Demo 2012 was a little like watching a road being revealed in the bright light of high powered quartz halogen high beams – what’s unveiled by the light is sometimes overlooked the casual observers
Up front, I need to disclose I have strong opinions about Demo. I produced Demo branded events and interviewed thousands of companies in conjunction with this family of technology showcases.
There was a lot to see and experience at Demo 2012 last month. More than 1,000 attendees saw about 70 companies with new consumer, business and enterprise technologies. What was shining brightly in Demo’s hi beams was CNBC business reporter John Fortt’s interview with Intuit’s CEO, Brad Smith.
Fortt was at the top of his game. His interview of Smith completely reversed my somewhat negative view of conference Q&A sessions. It was the best CEO interview I’ve seen at a conference since the days of Stuart Alsop’s legendary one-on-ones with Bill Gates at the Agenda Conferences.
Fortt’s preparation for his one on one with Smith was stunning. By the time his segment ended, I fully understood what drove Intuit’s usability efforts and had new insight into the company’s intrapreneurial and external acquisition strategies. Frankly, I’m surprised Intuit’s executive management hasn’t been selected for any executive technology show case one-on-one conversation before now. This veteran technology company is literally the 10,000 pound gorilla that dominates a large part of the Silicon Valley jungle.
The CNBC correspondent’s Q&A with Brad Smith illuminates the uneven nature of most conference panels. When a discussion leader and panelists prepare for their discussions and are not allowed to venture into self-serving pitches on portfolio companies, panels can provide attendees with deep insight into emerging trends or real market opportunities. And ultimately it’s up to an event’s producer to map out their expectations on the purpose of the panel.
After sitting through two presentations by companies with technologies that enhance the important of geotags I understand that there are still major opportunities in mining metadata information. GeoTrex—which lets organizations push enhance content to patrons’ smart phones and tablets based on their physical location in a facility appears to have good commercial potential and fulfills an underserved need. This company did the one thing that helps to validate a Demo stage presentations— a customer endorsement. GeoTrex’s first installation is Midwestern zoo that uses the technology to provide visitors with additional information on its animals or exhibits.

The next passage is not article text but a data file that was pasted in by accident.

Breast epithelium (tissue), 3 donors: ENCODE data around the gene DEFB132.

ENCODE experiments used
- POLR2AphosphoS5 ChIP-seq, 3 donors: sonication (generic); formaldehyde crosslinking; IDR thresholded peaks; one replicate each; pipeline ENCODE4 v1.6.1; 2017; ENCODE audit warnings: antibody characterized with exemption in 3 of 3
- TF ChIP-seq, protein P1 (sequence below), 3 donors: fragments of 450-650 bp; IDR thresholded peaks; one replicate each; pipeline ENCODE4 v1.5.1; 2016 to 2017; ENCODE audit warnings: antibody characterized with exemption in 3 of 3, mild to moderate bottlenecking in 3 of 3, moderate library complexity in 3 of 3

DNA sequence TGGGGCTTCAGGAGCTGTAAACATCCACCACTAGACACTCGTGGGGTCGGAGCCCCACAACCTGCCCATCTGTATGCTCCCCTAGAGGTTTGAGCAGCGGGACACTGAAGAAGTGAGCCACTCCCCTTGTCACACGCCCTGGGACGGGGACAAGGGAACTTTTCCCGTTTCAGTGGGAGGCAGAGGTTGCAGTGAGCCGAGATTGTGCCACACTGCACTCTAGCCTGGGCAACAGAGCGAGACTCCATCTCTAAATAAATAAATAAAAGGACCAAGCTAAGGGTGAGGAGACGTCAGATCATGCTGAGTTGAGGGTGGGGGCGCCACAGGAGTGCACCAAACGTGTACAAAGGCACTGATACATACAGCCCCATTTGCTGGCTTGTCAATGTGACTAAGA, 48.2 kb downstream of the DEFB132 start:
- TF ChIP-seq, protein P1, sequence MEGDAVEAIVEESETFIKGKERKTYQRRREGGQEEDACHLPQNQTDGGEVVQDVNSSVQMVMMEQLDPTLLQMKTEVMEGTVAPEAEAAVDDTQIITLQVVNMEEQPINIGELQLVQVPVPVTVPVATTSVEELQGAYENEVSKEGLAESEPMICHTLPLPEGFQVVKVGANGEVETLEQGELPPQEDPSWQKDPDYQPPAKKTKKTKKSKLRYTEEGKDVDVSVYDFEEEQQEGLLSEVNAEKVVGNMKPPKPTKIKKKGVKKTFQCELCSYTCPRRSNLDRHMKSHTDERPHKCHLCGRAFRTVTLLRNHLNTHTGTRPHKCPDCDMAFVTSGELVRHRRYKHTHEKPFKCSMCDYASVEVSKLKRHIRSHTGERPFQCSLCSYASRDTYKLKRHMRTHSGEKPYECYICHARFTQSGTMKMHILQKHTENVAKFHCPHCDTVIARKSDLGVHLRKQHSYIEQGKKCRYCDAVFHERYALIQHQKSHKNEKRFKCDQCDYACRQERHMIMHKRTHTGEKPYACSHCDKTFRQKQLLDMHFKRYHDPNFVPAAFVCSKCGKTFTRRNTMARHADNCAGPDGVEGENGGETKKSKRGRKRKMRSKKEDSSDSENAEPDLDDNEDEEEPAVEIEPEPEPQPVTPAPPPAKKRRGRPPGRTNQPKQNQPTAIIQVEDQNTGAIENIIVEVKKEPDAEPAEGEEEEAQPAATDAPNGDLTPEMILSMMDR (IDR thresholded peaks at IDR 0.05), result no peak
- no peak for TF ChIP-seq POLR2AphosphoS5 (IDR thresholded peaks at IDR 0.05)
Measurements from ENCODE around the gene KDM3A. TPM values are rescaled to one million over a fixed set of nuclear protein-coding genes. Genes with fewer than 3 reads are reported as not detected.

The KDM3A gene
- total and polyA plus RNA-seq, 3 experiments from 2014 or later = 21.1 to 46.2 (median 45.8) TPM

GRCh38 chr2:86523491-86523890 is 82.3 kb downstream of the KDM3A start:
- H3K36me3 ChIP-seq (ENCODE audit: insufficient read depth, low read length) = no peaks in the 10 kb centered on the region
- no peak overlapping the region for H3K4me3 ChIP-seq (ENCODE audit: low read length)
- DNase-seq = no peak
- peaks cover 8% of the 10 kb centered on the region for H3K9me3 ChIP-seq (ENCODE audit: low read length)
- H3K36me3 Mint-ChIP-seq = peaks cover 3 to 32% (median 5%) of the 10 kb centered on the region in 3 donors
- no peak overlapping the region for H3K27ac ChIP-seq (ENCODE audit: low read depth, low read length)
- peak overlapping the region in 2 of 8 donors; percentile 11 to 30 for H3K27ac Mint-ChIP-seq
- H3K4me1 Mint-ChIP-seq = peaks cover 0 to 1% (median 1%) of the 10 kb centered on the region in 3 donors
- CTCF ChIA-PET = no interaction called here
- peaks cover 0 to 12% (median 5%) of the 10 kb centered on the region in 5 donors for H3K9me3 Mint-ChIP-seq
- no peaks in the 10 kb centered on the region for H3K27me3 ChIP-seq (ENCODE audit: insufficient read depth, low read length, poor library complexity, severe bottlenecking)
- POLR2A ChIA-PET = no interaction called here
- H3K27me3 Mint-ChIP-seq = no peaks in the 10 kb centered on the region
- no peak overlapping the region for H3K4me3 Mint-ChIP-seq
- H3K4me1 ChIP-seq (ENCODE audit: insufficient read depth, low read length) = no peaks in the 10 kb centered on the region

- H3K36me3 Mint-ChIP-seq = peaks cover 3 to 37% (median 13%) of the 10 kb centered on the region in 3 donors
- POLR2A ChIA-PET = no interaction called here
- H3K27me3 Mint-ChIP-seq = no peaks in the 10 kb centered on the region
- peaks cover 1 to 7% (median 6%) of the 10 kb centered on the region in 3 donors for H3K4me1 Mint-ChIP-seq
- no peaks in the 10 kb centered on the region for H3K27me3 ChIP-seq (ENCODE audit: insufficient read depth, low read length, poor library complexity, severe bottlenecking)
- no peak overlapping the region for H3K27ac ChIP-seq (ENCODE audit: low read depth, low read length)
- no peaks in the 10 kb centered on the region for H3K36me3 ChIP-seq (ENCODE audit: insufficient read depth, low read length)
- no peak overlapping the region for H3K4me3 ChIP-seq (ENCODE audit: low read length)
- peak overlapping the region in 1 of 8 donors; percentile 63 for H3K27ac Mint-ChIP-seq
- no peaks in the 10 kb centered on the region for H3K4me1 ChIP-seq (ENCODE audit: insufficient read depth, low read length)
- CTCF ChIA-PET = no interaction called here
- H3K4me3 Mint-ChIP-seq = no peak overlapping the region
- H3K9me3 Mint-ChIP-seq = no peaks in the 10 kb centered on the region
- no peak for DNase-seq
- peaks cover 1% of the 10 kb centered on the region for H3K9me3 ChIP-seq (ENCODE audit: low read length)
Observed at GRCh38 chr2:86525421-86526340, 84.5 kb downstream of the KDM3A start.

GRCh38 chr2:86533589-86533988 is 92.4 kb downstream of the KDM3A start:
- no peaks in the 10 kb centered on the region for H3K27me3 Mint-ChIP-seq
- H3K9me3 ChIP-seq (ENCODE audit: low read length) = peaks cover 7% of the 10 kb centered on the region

As a San Diego zoo and Los Angeles Museum of Science and Industry patron, I immediately understood why some organizations should adopt GeoTrex’s technology.
ShareWith911.com was an alpha startup at Demo 2012 with a Geotag related technology. The idea driving this Chesapeake Bay Area company is the capability to send photos taken with camera phones of scenes where emergency services are needed to a centralized site that’s designed to be accessed by emergency dispatchers.
If the idea sets off alarms in your head that this might be too much information, settle down. It’s not. Moreover, ShareWith 911.com does something that’s not been done before and provides several pieces of critical information needed by emergency responders—the physical location of an accident scene and mixed media (graphics and text)—that increases first responders’ situational awareness. But what really impressed me about this startup was a feature that extracts and displays the geotag data in about one second.
ShareWith 911.com came to Demo2012 via a partnership with StartupAmerica. This demonstrator’s technology may seem to have a small market, but the technology comes at a time when the federal government is pumping millions of dollars into first response agencies nationwide. Moreover, this is exactly the type of application that providers of computerized automatic dispatch systems can use to differentiate their products or make them more appealing and useful to law enforcement, fire departments and other services who serve rural areas with landmarks or mile markers that are not apparent to 911 callers.
There were sveral pother Demo2012 companies and tends I want to spotlight in tomorrow’s post—jim Forbes May 9, 2012.